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Shu Yokoyama,
a Japanese computer scientist affiliated with the Graduate School of Arts and Sciences, University of Tokyo. His research interests include game playing algorithms and search, and in particular massively parallel or distributed search algoritms. At the Advances in Computer Games 14 conference in Leiden 2015, he introduced the distributed search algorithm dubbed P-GPP, or pipelined game position parallelization.
Shu Yokoyama [1]

P-GPP

Along with Tomoyuki Kaneko and Tetsuro Tanaka [2], Shu Yokoyama worked on pipelined game position parallelization (P-GPP), applied to Shogi inside GPS Shogi, and to Chess using Stockfish DD. GPP conducts a minimax search by integrating the results obtained locally by workers assigned to leaf nodes of a master tree. The root of a master tree corresponds to the current game position, and the number of nodes of the master tree must be the number of workers available. Neither transposition table nor windows are shared. P-GPP both extends optimistic pondering [3], and game position parallelization by improving worker management. In P-GPP, positions are assigned to workers automatically by a greedy algorithm on the basis of realization probabilities, acquired from game records and a playing program. The realization probability of a node, defined as the product of the transition probability of each move, is the probability that the corresponding sequence of moves is actually played. By definition, the realization probability of the root is one. After making a move during the course of the game, all workers formerly assigned to siblings of the made move were reassigned to new leaves of the growing new root, deepening and widening the search tree.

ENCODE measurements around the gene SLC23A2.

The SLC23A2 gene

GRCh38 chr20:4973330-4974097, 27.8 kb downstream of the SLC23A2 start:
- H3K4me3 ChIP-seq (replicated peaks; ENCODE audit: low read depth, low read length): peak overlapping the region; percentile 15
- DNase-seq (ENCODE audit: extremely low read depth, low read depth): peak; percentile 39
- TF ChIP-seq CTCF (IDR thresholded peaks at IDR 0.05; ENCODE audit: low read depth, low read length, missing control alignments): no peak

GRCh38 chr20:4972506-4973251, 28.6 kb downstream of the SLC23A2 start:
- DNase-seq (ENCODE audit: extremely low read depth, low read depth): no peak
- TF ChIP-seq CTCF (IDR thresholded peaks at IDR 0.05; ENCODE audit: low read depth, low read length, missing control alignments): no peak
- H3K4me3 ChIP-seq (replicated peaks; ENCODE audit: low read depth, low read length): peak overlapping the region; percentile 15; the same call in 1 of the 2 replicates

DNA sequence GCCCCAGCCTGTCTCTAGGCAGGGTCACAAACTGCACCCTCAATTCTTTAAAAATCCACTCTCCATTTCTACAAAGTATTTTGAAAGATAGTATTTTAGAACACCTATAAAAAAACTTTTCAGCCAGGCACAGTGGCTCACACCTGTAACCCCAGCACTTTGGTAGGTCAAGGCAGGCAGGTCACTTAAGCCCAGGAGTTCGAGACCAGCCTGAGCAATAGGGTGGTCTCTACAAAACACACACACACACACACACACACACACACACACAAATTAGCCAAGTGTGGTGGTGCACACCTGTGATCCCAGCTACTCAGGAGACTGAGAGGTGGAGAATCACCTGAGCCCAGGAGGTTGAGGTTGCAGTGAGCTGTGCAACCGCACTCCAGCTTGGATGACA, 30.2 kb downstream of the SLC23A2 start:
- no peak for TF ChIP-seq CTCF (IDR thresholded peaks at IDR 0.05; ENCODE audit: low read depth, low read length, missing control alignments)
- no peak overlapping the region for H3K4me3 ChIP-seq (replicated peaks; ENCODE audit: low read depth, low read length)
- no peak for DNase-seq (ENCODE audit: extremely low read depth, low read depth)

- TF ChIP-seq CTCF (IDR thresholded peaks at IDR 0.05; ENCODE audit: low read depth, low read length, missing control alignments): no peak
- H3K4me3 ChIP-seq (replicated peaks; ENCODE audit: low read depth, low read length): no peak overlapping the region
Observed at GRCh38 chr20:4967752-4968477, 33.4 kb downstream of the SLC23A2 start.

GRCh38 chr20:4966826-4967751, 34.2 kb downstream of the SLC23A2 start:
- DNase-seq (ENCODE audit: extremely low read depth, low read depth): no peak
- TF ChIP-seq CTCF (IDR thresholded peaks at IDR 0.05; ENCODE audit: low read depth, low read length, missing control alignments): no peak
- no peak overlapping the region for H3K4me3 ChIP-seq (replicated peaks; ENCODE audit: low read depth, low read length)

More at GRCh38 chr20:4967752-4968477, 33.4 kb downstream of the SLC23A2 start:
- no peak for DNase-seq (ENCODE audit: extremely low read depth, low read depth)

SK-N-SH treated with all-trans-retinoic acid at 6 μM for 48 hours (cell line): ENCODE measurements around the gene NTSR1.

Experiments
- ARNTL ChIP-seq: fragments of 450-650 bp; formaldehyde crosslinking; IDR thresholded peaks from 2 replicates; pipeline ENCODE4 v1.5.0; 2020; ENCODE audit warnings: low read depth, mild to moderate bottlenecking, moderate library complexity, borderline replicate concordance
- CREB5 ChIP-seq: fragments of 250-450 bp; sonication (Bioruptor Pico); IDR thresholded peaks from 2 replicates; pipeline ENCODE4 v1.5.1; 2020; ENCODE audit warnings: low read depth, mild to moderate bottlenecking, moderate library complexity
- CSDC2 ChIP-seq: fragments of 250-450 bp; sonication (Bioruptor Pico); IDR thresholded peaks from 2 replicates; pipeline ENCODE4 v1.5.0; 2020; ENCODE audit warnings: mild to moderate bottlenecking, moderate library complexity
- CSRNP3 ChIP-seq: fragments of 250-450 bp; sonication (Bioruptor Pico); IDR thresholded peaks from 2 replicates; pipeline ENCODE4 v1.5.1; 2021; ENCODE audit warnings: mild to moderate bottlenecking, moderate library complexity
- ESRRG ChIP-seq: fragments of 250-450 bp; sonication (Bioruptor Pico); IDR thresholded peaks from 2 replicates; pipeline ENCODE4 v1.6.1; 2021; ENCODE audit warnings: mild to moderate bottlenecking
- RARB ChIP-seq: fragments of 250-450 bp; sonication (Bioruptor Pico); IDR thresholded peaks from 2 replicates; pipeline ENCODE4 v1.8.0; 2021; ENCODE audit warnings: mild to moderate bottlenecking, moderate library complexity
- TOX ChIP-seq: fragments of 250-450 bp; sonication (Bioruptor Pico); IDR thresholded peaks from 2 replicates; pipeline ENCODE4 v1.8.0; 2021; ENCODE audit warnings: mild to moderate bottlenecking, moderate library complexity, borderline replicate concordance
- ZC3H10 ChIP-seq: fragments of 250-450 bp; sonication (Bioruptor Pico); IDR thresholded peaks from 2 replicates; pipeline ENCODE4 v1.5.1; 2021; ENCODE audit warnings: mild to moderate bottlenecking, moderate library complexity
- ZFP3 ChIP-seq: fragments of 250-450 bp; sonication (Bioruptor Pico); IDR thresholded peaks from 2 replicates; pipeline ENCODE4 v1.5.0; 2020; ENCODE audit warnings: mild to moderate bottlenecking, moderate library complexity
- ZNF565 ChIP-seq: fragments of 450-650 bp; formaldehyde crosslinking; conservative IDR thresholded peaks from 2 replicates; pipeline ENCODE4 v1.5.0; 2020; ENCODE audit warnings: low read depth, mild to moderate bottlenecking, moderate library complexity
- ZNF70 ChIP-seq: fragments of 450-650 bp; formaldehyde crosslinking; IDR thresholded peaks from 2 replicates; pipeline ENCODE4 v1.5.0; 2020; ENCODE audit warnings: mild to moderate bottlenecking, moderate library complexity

Stockfish DD was adopted as a worker program, adding a function of reporting information extending the UCI protocol. Each worker and the master are connected via standard TCP sockets. The master is implemented in C++ with the boost/asio library. For a worker, a utility program Netcat is adopted as a proxy connecting standard streams and a TCP socket. To simulate a distributed environment, they used at most 64 cores in two computers each of which is equipped with two Intel Xeon E5-4650 processors. Stockfish ran as a sequential program using a single thread. Each worker was allowed to use 32MiB for its transposition table . Shu Yokoyama et al confirmed improved playing strength with up to sixty Stockfish workers [4].

See also


Selected Publications


External Links


References

  1. ^ Shu Yokoyama lecturing on Parameter-Free Tree Style Pipeline in Asynchronous Parallel Game-Tree Search/ at Advances in Computer Games 14, Shu Yokoyama — slides. Video Download, July 03, 2015, capture at 2:55
  2. ^ Tetsuro Tanaka, Tomoyuki Kaneko (2010). Massively Parallel Execution of Shogi Programs. The Special Interest Group Technical Reports of IPSJ. 2, Vol. GI-24, No.8 (Japanese)
  3. ^ Kai Himstedt (2012). GridChess: Combining Optimistic Pondering with the Young Brothers Wait Concept. ICGA Journal, Vol. 35, No. 2
  4. ^ Shu Yokoyama, Tomoyuki Kaneko, Tetsuro Tanaka (2015). Parameter-Free Tree Style Pipeline in Asynchronous Parallel Game-Tree Search. Advances in Computer Games 14, pdf

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